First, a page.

].

      2. Case presentations

      The first case is that of a 55 year-old male with past medical history of insulin-dependent diabetes mellitus, who presented to the emergency department with left wrist droop. Initial CT head was negative. While in the emergency department, the patient developed new-onset left gaze preference, left facial droop and left arm weakness. A CT angiogram of the head and neck was obtained, which showed large thrombus in the right common carotid artery, and CT head perfusion study showed acute right frontal ischemic infarct and surrounding penumbra (Fig. 2), with lung apical findings raising suspicion for COVID-19. Catheter angiography confirmed a large thrombus in the right carotid artery for which chemical thrombolysis was performed with eptifibatide. Patient was found to be COVID-19 positive on reverse transcriptase polymerase chain reaction test of a nasopharyngeal swab. He developed fevers, and was started on aspirin, atorvastatin, plaquenil, and azithromycin. The patient's dysarthria and left gaze preference began to improve. A follow-up MR angiogram (MRA) of the head and neck was performed which demonstrated significantly decreased thrombus burden.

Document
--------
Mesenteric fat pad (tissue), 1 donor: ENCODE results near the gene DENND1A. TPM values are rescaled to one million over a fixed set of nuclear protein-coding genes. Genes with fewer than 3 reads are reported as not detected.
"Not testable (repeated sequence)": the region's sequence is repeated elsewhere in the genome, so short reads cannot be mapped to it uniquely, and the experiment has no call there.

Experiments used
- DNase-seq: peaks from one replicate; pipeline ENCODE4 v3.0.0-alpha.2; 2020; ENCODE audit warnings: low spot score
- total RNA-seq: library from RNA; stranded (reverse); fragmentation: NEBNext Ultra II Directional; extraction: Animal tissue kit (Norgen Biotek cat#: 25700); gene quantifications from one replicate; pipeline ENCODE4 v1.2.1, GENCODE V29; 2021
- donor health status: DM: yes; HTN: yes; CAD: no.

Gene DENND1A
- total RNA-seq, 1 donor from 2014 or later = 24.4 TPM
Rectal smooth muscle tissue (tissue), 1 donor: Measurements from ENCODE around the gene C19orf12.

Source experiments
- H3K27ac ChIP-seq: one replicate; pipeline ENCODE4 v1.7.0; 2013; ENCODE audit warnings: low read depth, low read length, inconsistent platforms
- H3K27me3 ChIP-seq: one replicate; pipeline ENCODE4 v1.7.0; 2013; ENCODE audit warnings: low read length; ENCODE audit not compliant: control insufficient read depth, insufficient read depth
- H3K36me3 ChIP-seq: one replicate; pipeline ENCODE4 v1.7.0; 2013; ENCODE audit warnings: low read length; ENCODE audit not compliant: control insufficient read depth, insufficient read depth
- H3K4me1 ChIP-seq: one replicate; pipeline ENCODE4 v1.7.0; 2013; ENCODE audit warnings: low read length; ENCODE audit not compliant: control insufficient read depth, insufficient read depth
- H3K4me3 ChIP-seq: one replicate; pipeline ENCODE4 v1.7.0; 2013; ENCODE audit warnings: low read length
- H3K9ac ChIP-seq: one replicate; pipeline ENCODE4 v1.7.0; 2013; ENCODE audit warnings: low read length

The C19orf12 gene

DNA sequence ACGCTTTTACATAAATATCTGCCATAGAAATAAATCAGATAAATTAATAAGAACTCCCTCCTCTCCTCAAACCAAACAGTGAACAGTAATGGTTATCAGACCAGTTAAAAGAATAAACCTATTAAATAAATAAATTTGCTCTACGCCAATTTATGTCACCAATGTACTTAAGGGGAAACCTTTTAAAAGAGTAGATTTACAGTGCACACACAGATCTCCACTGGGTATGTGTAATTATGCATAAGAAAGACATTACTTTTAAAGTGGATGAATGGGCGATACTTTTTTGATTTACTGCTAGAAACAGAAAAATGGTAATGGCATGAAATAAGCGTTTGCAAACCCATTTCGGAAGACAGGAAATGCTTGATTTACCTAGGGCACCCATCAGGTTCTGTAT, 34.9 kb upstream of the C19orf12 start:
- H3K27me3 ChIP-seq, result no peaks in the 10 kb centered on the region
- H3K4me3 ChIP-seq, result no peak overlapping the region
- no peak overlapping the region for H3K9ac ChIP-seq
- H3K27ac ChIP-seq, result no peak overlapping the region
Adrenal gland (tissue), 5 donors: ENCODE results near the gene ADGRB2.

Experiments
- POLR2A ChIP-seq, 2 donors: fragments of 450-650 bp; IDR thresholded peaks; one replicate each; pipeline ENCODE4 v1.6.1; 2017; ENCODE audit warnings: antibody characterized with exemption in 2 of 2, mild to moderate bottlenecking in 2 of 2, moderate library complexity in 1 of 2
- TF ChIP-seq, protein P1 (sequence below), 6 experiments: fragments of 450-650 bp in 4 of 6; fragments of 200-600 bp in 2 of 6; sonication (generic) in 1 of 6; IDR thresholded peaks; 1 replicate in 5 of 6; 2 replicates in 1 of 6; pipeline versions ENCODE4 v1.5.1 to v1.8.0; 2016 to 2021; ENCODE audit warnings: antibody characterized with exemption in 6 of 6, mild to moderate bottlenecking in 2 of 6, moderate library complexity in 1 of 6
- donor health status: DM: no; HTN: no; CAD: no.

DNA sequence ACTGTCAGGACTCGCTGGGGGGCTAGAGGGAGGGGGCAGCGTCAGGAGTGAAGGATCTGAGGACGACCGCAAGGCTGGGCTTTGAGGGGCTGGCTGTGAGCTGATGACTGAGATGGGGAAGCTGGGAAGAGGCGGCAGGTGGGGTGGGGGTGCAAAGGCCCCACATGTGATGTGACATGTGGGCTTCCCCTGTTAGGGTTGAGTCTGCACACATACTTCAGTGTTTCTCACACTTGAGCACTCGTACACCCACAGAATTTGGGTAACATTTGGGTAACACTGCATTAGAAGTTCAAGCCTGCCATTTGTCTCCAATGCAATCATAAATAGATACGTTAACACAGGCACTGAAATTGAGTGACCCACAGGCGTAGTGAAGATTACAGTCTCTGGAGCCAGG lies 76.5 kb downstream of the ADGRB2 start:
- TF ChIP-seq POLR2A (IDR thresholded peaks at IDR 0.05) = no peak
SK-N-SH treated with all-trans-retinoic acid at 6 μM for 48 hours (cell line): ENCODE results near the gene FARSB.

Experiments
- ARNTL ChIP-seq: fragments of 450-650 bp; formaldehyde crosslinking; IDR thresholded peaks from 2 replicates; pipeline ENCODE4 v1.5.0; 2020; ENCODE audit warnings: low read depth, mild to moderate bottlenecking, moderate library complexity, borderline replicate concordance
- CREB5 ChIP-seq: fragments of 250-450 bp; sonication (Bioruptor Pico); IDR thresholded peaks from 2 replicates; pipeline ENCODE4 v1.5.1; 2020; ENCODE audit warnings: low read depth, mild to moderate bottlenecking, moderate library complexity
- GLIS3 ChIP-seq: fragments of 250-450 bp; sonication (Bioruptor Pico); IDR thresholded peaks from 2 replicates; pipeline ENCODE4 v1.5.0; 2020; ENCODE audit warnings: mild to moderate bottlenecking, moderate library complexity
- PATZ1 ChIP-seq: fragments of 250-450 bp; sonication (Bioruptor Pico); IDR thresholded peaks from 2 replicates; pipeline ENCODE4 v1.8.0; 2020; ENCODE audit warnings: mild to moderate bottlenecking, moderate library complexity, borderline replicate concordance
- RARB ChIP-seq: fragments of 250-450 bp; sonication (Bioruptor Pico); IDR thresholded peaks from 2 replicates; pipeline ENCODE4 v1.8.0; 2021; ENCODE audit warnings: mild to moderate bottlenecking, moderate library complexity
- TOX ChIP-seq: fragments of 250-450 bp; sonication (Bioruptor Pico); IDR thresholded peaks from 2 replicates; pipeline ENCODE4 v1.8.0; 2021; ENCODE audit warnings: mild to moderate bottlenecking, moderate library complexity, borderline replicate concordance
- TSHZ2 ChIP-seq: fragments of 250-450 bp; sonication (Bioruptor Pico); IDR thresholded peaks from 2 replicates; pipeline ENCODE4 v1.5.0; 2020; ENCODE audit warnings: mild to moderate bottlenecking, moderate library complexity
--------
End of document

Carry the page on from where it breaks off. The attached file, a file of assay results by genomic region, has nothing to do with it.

Fig. 2
      Fig. 2Large thrombosis of the carotid artery. A 55 year-old male, who presented with left wrist drop, found to be COVID-19 positive by serology. (A) CT angiogram of the head and neck showed a large subocclusive thrombosis of the right common carotid artery extending into the internal and external carotid arteries (arrows). (B) CT perfusion study showed acute infarct in the right superior frontal lobe, with a large area of increased Tmax in the right cerebral hemisphere, involving the right frontal and parietal lobes, suggesting an area at risk for further infarction (box). (C) Subsequently, a right carotid endovascular chemical thrombolysis was performed.
      Fig. 2
      Fig. 2Large thrombosis of the carotid artery. A 55 year-old male, who presented with left wrist drop, found to be COVID-19 positive by serology. (A) CT angiogram of the head and neck showed a large subocclusive thrombosis of the right common carotid artery extending into the internal and external carotid arteries (arrows). (B) CT perfusion study showed acute infarct in the right superior frontal lobe, with a large area of increased Tmax in the right cerebral hemisphere, involving the right frontal and parietal lobes, suggesting an area at risk for further infarction (box). (C) Subsequently, a right carotid endovascular chemical thrombolysis was performed.